Experts are concerned about possible links between the Gardasil vaccine and an aggressive form of Lou Gehrig’s disease (also known as ALS).
Here’s what the media wants you to know — with all those evil germs and diseases floating around, you can’t be too careful. You’d better wash your hands (with antibacterial soap) every hour, stock up on drugs, and fortify yourself with vaccines lest you fall prey to something deadly. Ditto for your kids — vaccinate, vaccinate, vaccinate before it’s too late. The pressure is on to give kids flu vaccines, swine-flu vaccines, measles vaccines, chicken-pox vaccines, pneumonia and hepatitis vaccines, in addition to the old fashioned polio and diphtheria vaccines. As if all that vaccination isn’t enough to ensure that the kids will survive until the high-school prom, there’s yet another vaccine that parents have been urged to give to their kids — the Gardasil vaccine, which ostensibly prevents cervical cancer in girls and genital warts in boys.
Gardasil burst onto the scene in 2006, the new darling of Merck & Co. Merck conducted all the testing on the vaccine and decreed it safe and 100 percent effective in preventing genital warts and pre-cancers of the cervix, and vulva and vagina, as caused by four different strains of HPV. The vaccine looked so good that two dozen states initiated legislation to mandate it for girls aged nine and up. In fact, it seemed so fantastic that the FDA recently approved it for administration to boys starting at age nine as a genital wart preventative.
But alas! The Gardasil tale became blemished early on as stories of side effects and questionable efficacy started to leak out. And now, experts are concerned about possible links between the vaccine and an aggressive form of Lou Gehrig’s disease (also known as ALS). It seems that this past March, two months after Merck applied to the FDA to expand Gardasil approval to cover both boys over the age of nine and older women aged 27 to 46, a 13-year-old girl died of a pediatric form of ALS. She became ill shortly after receiving a Gardasil injection. Shortly after, another girl died under similar circumstances, and a third one contracted the disease.
Research director Dr. Catherine Lomen-Hoerth, who also directs the ALS Center at the University of California San Francisco Medical Center, says, “We don’t know for sure if it’s coincidence or if they’re connected (to the vaccine),” but she adds that, “both the timing of the symptoms and autopsy results suggest a link.” Another ALS expert, Dr. Barbara Shapiro of the Case Western Reserve School of Medicine argues that a link looks likely. “Juvenile ALS tends to progress very slowly over years or even decades, but these girls all seemed to have a more rapid, progressive form,” she says. And doctors report that the autopsies revealed spinal inflammation very different from what normally occurs with ALS.
Already, seven million girls and young women nationwide have taken the vaccine. Since no link was suspected until now, physicians most likely haven’t considered the possibility that new cases of ALS had anything to do with the vaccine, and they haven’t looked for a connection. It’s likely that a number of new cases of Gardasil-induced ALS will begin to surface now that the possible link has hit the news. But ALS isn’t the only serious problem reported after Gardasil administration. In fact, more than five times the number of adverse events have been reported in conjunction with Gardasil compared to any other vaccine. These problems include an increased number of blood clots, a high incidence of fainting, and some incidence of autoimmune disease.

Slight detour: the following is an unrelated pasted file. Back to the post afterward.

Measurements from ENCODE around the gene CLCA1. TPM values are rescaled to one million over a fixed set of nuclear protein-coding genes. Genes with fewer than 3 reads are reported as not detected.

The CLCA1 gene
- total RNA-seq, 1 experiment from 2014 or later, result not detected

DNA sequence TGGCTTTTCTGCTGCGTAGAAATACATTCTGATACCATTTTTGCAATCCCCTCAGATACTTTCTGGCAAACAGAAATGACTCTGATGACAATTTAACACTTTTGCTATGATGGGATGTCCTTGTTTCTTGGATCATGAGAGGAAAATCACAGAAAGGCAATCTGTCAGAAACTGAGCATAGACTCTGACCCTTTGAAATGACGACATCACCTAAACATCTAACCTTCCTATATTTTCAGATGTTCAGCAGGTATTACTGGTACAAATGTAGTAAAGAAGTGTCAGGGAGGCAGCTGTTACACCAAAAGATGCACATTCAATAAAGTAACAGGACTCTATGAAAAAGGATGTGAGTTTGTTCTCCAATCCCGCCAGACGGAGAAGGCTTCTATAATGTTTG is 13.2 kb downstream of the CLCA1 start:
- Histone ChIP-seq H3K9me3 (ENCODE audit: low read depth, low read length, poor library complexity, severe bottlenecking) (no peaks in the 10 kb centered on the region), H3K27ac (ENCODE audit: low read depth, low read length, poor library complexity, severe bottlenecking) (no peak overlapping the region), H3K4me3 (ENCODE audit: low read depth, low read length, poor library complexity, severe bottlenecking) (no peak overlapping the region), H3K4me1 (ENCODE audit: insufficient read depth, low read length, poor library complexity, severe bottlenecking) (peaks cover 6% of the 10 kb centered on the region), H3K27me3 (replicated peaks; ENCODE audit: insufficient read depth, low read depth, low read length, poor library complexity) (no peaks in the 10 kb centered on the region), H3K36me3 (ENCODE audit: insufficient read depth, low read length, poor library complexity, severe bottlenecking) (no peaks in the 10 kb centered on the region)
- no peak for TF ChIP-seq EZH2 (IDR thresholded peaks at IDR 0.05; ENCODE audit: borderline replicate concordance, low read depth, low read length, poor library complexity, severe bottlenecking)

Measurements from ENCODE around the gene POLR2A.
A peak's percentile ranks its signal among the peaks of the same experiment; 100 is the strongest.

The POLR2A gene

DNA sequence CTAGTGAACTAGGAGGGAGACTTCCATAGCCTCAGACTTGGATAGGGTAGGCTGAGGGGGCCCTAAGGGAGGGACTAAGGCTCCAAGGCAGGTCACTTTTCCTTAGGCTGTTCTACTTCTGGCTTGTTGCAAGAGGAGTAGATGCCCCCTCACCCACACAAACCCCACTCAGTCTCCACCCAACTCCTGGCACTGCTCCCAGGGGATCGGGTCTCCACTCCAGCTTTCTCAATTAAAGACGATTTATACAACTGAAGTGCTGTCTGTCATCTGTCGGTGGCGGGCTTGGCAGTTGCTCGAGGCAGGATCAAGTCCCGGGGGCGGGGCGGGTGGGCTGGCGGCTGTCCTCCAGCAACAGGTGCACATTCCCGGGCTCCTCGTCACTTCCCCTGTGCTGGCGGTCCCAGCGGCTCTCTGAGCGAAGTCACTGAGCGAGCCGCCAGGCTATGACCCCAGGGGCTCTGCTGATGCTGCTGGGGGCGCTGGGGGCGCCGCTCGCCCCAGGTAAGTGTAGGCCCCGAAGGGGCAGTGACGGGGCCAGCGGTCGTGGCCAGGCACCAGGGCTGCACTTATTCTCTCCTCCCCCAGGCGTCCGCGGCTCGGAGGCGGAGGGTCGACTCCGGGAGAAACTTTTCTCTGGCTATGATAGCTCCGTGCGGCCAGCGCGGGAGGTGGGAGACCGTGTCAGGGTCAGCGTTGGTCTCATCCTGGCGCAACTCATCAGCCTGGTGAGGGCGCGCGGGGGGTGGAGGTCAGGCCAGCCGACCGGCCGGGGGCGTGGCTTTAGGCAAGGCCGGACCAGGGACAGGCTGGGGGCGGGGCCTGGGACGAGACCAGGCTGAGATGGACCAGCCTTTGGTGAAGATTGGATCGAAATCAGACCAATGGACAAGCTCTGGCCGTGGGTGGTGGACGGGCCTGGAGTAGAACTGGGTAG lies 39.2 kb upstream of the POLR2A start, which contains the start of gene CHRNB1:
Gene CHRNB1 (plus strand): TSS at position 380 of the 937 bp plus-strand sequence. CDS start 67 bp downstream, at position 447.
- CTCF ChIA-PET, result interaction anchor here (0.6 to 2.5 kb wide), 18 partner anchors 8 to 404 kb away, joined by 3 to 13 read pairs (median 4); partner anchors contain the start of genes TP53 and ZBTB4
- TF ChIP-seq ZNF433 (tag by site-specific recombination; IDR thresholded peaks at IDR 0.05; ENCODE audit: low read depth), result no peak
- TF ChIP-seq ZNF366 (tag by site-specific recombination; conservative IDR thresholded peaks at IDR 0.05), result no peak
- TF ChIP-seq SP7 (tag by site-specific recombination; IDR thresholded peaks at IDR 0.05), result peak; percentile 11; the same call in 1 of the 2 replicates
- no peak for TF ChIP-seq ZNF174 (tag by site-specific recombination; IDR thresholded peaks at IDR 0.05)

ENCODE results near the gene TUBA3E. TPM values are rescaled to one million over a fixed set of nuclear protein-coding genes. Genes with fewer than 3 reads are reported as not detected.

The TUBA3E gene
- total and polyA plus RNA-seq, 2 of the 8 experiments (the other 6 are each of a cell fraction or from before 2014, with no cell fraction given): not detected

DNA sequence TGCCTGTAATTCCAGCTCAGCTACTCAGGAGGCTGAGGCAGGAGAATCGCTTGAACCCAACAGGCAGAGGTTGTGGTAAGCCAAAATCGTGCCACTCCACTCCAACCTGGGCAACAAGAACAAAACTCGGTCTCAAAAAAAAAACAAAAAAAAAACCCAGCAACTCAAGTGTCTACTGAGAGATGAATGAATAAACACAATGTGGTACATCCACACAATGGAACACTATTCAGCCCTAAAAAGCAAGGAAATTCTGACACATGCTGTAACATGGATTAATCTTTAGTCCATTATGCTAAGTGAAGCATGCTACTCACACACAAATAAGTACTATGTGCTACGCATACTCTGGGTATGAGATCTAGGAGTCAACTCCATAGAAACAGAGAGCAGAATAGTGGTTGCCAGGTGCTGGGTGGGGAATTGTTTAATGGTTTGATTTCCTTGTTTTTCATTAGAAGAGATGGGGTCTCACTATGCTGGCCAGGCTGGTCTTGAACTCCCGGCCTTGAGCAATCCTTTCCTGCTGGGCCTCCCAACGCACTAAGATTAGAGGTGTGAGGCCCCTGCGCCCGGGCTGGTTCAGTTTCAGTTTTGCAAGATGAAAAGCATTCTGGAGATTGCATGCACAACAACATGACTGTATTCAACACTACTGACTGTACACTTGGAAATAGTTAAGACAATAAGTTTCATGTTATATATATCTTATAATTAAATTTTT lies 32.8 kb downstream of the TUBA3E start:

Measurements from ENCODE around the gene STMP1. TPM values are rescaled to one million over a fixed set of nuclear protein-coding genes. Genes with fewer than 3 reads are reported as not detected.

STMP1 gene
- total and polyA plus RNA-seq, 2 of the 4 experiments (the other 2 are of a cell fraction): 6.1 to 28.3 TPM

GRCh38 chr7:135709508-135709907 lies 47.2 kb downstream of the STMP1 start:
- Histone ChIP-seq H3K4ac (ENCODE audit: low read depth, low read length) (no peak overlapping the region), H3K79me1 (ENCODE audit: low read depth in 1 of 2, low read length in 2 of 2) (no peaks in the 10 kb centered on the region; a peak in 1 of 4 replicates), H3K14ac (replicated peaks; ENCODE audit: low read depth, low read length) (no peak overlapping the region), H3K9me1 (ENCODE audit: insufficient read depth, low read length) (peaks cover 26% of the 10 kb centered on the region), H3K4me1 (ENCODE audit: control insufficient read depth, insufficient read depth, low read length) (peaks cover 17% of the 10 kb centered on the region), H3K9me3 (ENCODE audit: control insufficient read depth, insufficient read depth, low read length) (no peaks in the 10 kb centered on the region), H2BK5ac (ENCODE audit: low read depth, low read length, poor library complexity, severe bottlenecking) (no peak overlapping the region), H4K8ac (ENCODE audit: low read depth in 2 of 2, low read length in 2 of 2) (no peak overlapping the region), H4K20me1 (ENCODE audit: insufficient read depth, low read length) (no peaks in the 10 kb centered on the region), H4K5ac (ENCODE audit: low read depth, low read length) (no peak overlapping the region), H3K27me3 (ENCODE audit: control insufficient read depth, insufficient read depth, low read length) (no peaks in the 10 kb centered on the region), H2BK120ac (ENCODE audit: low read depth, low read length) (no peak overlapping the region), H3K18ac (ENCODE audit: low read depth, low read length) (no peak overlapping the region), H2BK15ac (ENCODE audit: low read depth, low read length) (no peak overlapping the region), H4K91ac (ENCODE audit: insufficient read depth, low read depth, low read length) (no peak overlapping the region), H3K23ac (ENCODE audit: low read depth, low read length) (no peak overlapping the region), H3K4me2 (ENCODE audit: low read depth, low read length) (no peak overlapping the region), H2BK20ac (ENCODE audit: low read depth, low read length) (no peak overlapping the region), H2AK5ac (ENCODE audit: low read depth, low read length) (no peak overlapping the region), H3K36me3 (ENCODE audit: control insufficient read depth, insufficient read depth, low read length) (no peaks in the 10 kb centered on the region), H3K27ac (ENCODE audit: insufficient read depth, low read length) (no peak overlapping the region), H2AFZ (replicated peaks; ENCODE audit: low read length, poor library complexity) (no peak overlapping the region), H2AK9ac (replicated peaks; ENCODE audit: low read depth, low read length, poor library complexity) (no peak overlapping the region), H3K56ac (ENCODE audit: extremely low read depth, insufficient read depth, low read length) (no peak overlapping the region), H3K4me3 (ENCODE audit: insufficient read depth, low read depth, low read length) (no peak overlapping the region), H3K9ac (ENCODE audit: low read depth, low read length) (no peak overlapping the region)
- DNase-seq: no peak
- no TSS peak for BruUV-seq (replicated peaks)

Plus, as I wrote a few months ago, the vaccine only remains effective for five years after administration, meaning that young girls will need re-vaccination at least once before hitting high school (or will need to be sexually active before age 14 to receive any benefit). The vaccine doesn’t even protect against all strains of HPV virus. In fact, according to Dr. Charlotte Haug, who edits the Journal of the Norwegian Medical Association, “If it were a perfect vaccine, you would never have to think about cervical cancer again. But it is effective against two of the strains of the virus, and there are at least 20 cancer-causing strains out there.”
Dr. Diane Harper, a leading authority on Gardasil, has pointed things to say. She started as an advocate of the vaccine. In fact, she consulted to Merck, worked to get Gardasil approved, and wrote many of the published papers about it. Now, though, she’s done a 180.
“If we vaccinate 11 year olds and the protection doesn’t last,” she says, “we’ve put them at harm from side effects, small but real, for no benefit. The benefit to public health is nothing, there is no reduction in cervical cancers, they are just postponed, unless the protection lasts for at least 15 years, and over 70% of all sexually active females of all ages are vaccinated.”
Even more to the point, she says, “The rate of serious adverse events [from Gardasil vaccines is] on par with the death rate of cervical cancer. Gardasil has been associated with at least as many serious adverse events as there are deaths from cervical cancer developing each year. Indeed, the risks of vaccination are underreported…[by up to five-fold.]”
Such warnings have done little to stop the avalanche of vaccination. Even as these new and worrisome reports trickle out, Gardasil continues to sell like mad, with profits up to $1.6 billion this year, and more projected as young boys and older women line up to get the vaccine. It strains credulity.
And yet stunningly, on a related note, the government and the medical community cannot understand why 50% of the public finds their pronouncements that the new swine flu vaccine is “perfectly” safe to be less than credible.